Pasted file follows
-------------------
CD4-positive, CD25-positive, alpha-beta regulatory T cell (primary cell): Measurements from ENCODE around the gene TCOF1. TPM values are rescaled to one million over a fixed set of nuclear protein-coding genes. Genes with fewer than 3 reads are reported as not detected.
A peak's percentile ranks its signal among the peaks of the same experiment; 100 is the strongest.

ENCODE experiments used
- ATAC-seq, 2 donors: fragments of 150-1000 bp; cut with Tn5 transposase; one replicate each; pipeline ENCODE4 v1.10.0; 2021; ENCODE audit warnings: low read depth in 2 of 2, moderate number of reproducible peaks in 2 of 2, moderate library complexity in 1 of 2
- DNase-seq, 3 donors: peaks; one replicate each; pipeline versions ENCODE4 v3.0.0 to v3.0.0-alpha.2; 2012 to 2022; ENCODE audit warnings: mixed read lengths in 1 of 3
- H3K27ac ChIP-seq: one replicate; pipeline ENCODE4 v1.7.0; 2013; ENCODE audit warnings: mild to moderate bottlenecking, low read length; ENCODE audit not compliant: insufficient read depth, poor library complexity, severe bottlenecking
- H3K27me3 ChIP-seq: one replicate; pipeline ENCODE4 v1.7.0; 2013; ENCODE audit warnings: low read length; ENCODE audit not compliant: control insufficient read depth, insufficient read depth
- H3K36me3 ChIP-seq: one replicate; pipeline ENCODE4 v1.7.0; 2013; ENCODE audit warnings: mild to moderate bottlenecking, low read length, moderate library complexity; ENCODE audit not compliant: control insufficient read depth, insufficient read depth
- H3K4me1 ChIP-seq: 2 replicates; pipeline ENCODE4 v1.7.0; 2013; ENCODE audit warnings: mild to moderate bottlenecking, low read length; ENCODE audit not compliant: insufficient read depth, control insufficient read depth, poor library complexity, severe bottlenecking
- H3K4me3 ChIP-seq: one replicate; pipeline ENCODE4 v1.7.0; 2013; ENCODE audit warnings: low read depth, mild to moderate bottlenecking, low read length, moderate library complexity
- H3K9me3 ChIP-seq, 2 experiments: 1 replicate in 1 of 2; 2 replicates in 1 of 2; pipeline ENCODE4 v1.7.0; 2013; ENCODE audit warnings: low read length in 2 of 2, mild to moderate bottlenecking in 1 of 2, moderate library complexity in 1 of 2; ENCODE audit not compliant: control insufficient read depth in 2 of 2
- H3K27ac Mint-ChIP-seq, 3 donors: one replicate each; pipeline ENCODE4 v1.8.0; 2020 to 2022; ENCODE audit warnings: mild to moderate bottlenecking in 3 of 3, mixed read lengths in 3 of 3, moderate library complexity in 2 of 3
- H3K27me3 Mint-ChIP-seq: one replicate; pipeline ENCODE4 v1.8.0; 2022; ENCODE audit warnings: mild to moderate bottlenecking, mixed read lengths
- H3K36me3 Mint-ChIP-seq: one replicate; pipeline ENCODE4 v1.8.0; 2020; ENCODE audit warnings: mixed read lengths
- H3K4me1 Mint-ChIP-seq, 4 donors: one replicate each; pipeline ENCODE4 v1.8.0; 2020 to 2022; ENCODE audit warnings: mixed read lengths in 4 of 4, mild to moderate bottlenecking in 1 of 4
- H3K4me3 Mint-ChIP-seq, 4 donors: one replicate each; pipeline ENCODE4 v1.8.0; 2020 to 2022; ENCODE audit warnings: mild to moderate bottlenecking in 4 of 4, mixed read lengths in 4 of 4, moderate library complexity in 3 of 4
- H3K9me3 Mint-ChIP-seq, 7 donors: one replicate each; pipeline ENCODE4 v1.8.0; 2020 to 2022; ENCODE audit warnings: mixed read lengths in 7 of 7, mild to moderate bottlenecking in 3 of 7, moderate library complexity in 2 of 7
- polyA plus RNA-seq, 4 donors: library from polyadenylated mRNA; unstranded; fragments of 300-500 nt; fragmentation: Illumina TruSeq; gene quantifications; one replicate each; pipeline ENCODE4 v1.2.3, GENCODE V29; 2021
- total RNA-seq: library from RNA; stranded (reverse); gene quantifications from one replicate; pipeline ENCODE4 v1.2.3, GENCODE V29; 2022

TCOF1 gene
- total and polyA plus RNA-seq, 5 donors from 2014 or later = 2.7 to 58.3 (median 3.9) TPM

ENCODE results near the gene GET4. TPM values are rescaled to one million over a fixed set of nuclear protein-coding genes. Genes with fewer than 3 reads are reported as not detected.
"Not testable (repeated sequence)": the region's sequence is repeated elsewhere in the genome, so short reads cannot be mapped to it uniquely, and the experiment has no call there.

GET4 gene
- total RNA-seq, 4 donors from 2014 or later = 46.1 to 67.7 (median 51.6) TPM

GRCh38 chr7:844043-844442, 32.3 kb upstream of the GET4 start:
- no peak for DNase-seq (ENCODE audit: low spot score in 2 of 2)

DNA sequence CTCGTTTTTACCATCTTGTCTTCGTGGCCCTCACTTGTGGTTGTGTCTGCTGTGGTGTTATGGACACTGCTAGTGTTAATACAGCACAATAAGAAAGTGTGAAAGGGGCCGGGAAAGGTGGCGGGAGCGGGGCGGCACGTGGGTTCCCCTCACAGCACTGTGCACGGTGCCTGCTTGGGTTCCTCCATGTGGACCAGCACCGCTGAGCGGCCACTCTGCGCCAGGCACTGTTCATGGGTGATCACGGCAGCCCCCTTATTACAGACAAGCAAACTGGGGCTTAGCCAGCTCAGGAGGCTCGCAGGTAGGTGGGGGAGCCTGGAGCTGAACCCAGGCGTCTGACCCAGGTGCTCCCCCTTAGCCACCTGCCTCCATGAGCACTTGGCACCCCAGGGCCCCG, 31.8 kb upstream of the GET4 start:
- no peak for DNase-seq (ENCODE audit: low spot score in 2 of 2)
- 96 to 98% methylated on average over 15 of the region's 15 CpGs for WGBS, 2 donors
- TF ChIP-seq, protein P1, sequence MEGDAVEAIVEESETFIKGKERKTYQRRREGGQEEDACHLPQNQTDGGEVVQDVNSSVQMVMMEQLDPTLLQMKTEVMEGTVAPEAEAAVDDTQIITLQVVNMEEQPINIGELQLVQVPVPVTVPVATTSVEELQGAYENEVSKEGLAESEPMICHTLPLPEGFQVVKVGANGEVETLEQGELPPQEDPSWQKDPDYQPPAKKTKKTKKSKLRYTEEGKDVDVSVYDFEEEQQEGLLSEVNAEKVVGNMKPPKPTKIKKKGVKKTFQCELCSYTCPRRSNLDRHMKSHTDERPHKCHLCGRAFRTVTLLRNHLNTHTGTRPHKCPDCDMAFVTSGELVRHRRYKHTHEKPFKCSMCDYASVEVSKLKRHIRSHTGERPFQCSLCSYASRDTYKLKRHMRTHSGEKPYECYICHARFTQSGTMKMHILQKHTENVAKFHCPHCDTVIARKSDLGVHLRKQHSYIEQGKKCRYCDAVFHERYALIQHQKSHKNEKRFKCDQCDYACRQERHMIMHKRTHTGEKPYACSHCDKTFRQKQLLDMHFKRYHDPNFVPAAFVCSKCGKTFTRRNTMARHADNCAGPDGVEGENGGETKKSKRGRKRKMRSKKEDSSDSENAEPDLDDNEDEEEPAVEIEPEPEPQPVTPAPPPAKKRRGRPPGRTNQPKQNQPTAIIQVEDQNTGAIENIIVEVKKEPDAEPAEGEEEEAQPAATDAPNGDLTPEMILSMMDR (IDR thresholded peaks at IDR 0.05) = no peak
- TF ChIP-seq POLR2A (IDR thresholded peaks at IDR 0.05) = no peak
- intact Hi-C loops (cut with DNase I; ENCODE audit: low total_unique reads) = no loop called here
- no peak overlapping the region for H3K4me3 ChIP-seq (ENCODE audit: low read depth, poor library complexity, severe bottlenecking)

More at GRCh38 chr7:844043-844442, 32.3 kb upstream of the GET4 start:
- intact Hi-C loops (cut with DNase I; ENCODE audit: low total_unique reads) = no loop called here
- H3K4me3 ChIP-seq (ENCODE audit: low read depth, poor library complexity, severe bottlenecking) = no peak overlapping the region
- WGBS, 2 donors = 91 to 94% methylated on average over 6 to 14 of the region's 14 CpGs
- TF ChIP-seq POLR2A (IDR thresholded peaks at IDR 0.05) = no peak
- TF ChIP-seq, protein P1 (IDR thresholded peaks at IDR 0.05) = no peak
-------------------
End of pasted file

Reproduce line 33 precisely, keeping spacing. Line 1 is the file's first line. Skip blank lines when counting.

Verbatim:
- intact Hi-C loops (cut with DNase I; ENCODE audit: low total_unique reads) = no loop called here